Project description:BACKGROUND: Bifidobacteria are commonly found as part of the microbiota of the gastrointestinal tract (GIT) of a broad range of hosts, where their presence is positively correlated with the host's health status. In this study, we assessed the genomes of thirteen representatives of Bifidobacterium breve, which is not only a frequently encountered component of the (adult and infant) human gut microbiota, but can also be isolated from human milk and vagina. RESULTS: In silico analysis of genome sequences from thirteen B. breve strains isolated from different environments (infant and adult faeces, human milk, human vagina) shows that the genetic variability of this species principally consists of hypothetical genes and mobile elements, but, interestingly, also genes correlated with the adaptation to host environment and gut colonization. These latter genes specify the biosynthetic machinery for sortase-dependent pili and exopolysaccharide production, as well as genes that provide protection against invasion of foreign DNA (i.e. CRISPR loci and restriction/modification systems), and genes that encode enzymes responsible for carbohydrate fermentation. Gene-trait matching analysis showed clear correlations between known metabolic capabilities and characterized genes, and it also allowed the identification of a gene cluster involved in the utilization of the alcohol-sugar sorbitol. CONCLUSIONS: Genome analysis of thirteen representatives of the B. breve species revealed that the deduced pan-genome exhibits an essentially close trend. For this reason our analyses suggest that this number of B. breve representatives is sufficient to fully describe the pan-genome of this species. Comparative genomics also facilitated the genetic explanation for differential carbon source utilization phenotypes previously observed in different strains of B. breve.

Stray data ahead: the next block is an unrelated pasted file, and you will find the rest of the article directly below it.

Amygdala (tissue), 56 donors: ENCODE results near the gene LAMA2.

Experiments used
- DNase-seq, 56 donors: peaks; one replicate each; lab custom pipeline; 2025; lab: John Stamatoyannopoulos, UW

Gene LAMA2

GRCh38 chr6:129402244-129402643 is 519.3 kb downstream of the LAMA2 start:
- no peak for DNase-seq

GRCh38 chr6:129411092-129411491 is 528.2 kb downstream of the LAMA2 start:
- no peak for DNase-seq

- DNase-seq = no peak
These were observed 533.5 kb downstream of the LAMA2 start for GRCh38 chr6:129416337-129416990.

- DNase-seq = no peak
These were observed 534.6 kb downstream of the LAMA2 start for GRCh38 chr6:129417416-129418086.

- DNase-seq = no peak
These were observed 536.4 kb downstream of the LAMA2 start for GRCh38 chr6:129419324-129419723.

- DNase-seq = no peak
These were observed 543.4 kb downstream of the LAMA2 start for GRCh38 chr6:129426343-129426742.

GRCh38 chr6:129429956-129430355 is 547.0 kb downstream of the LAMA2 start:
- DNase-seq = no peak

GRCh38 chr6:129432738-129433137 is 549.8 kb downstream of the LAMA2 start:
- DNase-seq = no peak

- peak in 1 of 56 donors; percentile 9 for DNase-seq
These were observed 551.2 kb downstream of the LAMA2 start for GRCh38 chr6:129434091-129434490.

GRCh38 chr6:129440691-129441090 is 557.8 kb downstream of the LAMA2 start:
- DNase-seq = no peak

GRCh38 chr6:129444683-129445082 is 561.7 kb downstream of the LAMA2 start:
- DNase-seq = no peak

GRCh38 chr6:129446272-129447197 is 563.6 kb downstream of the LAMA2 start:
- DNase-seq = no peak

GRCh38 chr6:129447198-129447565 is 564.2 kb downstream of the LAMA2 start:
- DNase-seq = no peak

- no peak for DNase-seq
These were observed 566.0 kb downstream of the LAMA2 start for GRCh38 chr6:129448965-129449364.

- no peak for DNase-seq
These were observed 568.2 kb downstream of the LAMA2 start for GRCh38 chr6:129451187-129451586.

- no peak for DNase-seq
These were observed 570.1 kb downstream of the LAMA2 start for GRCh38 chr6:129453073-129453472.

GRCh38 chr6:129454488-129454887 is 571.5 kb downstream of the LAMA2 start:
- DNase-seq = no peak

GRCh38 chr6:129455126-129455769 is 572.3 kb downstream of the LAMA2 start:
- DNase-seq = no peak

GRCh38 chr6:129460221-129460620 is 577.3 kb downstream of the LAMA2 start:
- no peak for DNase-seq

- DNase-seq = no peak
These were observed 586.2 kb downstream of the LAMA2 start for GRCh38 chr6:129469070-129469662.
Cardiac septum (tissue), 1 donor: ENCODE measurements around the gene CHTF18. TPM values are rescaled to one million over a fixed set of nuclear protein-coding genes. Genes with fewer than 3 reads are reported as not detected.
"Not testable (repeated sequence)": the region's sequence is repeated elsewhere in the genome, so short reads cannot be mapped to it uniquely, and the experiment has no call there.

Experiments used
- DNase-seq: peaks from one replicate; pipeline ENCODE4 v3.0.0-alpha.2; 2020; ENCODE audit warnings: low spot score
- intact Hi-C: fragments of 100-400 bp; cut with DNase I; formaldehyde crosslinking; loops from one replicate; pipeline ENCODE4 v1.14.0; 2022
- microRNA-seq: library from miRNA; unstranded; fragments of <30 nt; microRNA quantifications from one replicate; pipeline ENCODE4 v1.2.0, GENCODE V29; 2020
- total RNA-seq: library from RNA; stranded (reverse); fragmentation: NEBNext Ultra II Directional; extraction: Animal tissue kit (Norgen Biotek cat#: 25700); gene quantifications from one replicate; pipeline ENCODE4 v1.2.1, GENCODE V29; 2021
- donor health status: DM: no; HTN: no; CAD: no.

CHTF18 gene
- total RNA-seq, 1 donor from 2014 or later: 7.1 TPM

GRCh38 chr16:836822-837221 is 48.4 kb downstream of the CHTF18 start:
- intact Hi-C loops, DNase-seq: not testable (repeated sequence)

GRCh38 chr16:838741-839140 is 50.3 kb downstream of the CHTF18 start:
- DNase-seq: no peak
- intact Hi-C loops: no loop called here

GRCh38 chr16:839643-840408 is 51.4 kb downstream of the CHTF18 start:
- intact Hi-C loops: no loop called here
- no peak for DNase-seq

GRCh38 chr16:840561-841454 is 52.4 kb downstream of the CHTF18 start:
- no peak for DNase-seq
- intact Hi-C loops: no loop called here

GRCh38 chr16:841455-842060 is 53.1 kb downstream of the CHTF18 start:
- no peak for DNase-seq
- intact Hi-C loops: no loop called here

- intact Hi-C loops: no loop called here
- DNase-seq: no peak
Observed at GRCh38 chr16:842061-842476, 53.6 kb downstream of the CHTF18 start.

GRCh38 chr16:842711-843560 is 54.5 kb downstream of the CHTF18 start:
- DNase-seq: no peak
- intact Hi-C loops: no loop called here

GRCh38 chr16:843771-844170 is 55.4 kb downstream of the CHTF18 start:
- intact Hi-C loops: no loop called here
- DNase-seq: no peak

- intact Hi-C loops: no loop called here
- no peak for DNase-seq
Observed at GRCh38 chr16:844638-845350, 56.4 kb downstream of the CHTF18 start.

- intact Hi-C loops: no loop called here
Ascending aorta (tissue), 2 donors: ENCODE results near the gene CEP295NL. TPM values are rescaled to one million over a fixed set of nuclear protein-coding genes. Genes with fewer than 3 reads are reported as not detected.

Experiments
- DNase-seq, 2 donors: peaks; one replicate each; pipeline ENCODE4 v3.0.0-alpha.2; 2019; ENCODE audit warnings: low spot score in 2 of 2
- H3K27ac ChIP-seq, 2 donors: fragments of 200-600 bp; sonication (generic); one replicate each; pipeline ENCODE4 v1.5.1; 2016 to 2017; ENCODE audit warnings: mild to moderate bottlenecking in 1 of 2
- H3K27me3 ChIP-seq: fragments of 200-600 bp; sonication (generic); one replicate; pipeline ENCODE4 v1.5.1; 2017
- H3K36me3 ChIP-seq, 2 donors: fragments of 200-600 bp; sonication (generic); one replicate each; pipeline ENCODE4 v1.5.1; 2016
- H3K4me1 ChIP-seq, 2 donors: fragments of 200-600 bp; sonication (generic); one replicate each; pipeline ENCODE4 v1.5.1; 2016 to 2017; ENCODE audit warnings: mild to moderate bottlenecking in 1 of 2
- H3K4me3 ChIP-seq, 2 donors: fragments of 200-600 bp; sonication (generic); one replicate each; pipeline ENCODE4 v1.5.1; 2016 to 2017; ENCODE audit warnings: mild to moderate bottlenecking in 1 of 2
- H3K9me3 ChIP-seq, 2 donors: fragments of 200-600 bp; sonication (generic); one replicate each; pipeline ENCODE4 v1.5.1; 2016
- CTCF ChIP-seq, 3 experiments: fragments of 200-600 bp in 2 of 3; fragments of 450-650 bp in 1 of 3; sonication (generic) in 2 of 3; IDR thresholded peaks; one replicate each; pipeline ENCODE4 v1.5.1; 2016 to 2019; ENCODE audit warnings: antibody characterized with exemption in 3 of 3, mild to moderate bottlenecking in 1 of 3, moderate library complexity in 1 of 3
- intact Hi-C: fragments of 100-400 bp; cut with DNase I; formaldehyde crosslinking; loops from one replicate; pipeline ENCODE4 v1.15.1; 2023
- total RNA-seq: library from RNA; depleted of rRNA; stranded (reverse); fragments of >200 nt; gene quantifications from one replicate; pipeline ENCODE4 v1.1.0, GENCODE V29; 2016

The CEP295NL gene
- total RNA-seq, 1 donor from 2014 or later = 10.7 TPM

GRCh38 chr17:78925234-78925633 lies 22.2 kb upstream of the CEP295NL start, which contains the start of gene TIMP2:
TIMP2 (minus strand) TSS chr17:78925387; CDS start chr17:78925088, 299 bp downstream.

Project description:Increasing evidence supports the importance of the breast milk microbiome in seeding the infant gut. However, the origin of bacteria in milk and the process of milk microbe-mediated seeding of infant intestine need further elucidation. Presumed sources of bacteria in milk include locations of mother-infant and mother-environment interactions. We investigate the role of mother-infant interaction on breast milk microbes. Shotgun metagenomics and 16S rRNA gene sequencing identified milk microbes of mother-infant pairs in breastfed infants and in infants that have never latched. Although breast milk has low overall biomass, milk microbes play an important role in seeding the infant gut. Breast milk bacteria were largely comprised of Staphylococcus, Streptococcus, Acinetobacter, and Enterobacter primarily derived from maternal areolar skin and infant oral sites in breastfeeding pairs. This suggests that the process of breastfeeding is a potentially important mechanism for propagation of breast milk microbes through retrograde flux via infant oral and areolar skin contact. In one infant delivered via Caesarian section, a distinct strain of Bifidobacteria breve was identified in maternal rectum, breast milk and the infant's stool potentially suggesting direct transmission. This may support the existence of microbial translocation of this anaerobic bacteria via the enteromammary pathway in humans, where maternal bacteria translocate across the maternal gut and are transferred to the mammary glands. Modulating sources of human milk microbiome seeding potentially imply opportunities to ultimately influence the development of the infant microbiome and health.